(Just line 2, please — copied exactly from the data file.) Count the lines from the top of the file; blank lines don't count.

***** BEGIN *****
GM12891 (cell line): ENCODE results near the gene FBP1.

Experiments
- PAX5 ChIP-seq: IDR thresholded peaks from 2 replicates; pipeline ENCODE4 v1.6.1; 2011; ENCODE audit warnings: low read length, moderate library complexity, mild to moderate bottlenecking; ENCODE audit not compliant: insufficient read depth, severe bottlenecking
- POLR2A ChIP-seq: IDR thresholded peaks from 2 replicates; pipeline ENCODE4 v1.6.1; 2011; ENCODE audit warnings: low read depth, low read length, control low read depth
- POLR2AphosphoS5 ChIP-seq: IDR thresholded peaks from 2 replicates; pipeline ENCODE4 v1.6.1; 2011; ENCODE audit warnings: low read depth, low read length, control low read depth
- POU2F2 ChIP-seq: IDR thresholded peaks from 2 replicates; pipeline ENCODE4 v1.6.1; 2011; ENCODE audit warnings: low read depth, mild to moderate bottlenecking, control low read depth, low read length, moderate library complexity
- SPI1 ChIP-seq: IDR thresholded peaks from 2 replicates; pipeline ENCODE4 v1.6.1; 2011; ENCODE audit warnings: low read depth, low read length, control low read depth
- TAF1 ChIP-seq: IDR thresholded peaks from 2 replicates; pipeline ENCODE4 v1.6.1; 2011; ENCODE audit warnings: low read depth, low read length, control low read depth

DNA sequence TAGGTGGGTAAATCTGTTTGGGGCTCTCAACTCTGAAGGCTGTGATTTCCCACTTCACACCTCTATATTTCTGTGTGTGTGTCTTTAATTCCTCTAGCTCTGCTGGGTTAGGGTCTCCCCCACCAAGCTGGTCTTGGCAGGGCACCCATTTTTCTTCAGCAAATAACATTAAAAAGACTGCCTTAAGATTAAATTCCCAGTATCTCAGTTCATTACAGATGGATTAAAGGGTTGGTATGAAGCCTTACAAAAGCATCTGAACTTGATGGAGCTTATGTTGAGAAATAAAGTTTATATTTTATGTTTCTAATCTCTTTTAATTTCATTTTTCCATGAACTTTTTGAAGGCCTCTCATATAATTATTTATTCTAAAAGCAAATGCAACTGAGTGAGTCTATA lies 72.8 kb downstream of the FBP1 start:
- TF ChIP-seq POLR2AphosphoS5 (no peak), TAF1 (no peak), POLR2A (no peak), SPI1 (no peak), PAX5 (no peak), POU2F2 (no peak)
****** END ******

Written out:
Experiments